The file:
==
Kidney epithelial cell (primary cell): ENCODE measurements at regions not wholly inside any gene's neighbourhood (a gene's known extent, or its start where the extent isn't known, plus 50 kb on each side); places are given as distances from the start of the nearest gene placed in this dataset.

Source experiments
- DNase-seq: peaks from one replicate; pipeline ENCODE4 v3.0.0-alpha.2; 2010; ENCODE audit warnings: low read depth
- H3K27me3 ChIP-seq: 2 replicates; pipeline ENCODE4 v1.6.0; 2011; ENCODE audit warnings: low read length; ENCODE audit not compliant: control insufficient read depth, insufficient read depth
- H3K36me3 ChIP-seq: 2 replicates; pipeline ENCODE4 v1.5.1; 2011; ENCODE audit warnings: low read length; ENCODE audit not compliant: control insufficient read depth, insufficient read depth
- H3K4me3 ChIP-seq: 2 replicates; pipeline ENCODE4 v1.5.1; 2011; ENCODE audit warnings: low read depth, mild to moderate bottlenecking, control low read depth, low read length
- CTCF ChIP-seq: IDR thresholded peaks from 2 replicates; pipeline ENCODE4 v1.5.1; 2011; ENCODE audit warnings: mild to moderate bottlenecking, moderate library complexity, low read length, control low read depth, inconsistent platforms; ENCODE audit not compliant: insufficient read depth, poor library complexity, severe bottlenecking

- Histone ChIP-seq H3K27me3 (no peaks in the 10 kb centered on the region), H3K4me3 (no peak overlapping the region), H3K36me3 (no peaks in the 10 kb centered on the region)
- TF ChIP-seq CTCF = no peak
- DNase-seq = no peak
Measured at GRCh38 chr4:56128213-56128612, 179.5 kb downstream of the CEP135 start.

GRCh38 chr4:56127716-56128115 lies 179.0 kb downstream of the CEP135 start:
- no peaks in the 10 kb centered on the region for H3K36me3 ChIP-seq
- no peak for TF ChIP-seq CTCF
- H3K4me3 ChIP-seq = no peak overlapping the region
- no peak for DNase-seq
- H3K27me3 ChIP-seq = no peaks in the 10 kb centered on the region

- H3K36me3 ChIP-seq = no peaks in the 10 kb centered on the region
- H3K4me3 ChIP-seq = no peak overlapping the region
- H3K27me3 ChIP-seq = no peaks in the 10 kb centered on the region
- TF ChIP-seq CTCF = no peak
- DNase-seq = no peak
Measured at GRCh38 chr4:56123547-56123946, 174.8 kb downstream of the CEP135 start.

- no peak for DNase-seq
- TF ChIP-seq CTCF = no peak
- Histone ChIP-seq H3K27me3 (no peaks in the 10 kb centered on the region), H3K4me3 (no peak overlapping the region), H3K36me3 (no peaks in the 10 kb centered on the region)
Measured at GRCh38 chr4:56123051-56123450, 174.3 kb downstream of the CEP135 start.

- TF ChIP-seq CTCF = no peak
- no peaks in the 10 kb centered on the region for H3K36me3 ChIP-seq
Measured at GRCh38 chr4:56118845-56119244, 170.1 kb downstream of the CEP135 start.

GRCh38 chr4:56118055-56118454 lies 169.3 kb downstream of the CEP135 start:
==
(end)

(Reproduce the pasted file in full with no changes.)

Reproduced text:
Kidney epithelial cell (primary cell): ENCODE measurements at regions not wholly inside any gene's neighbourhood (a gene's known extent, or its start where the extent isn't known, plus 50 kb on each side); places are given as distances from the start of the nearest gene placed in this dataset.

Source experiments
- DNase-seq: peaks from one replicate; pipeline ENCODE4 v3.0.0-alpha.2; 2010; ENCODE audit warnings: low read depth
- H3K27me3 ChIP-seq: 2 replicates; pipeline ENCODE4 v1.6.0; 2011; ENCODE audit warnings: low read length; ENCODE audit not compliant: control insufficient read depth, insufficient read depth
- H3K36me3 ChIP-seq: 2 replicates; pipeline ENCODE4 v1.5.1; 2011; ENCODE audit warnings: low read length; ENCODE audit not compliant: control insufficient read depth, insufficient read depth
- H3K4me3 ChIP-seq: 2 replicates; pipeline ENCODE4 v1.5.1; 2011; ENCODE audit warnings: low read depth, mild to moderate bottlenecking, control low read depth, low read length
- CTCF ChIP-seq: IDR thresholded peaks from 2 replicates; pipeline ENCODE4 v1.5.1; 2011; ENCODE audit warnings: mild to moderate bottlenecking, moderate library complexity, low read length, control low read depth, inconsistent platforms; ENCODE audit not compliant: insufficient read depth, poor library complexity, severe bottlenecking

- Histone ChIP-seq H3K27me3 (no peaks in the 10 kb centered on the region), H3K4me3 (no peak overlapping the region), H3K36me3 (no peaks in the 10 kb centered on the region)
- TF ChIP-seq CTCF = no peak
- DNase-seq = no peak
Measured at GRCh38 chr4:56128213-56128612, 179.5 kb downstream of the CEP135 start.

GRCh38 chr4:56127716-56128115 lies 179.0 kb downstream of the CEP135 start:
- no peaks in the 10 kb centered on the region for H3K36me3 ChIP-seq
- no peak for TF ChIP-seq CTCF
- H3K4me3 ChIP-seq = no peak overlapping the region
- no peak for DNase-seq
- H3K27me3 ChIP-seq = no peaks in the 10 kb centered on the region

- H3K36me3 ChIP-seq = no peaks in the 10 kb centered on the region
- H3K4me3 ChIP-seq = no peak overlapping the region
- H3K27me3 ChIP-seq = no peaks in the 10 kb centered on the region
- TF ChIP-seq CTCF = no peak
- DNase-seq = no peak
Measured at GRCh38 chr4:56123547-56123946, 174.8 kb downstream of the CEP135 start.

- no peak for DNase-seq
- TF ChIP-seq CTCF = no peak
- Histone ChIP-seq H3K27me3 (no peaks in the 10 kb centered on the region), H3K4me3 (no peak overlapping the region), H3K36me3 (no peaks in the 10 kb centered on the region)
Measured at GRCh38 chr4:56123051-56123450, 174.3 kb downstream of the CEP135 start.

- TF ChIP-seq CTCF = no peak
- no peaks in the 10 kb centered on the region for H3K36me3 ChIP-seq
Measured at GRCh38 chr4:56118845-56119244, 170.1 kb downstream of the CEP135 start.

GRCh38 chr4:56118055-56118454 lies 169.3 kb downstream of the CEP135 start: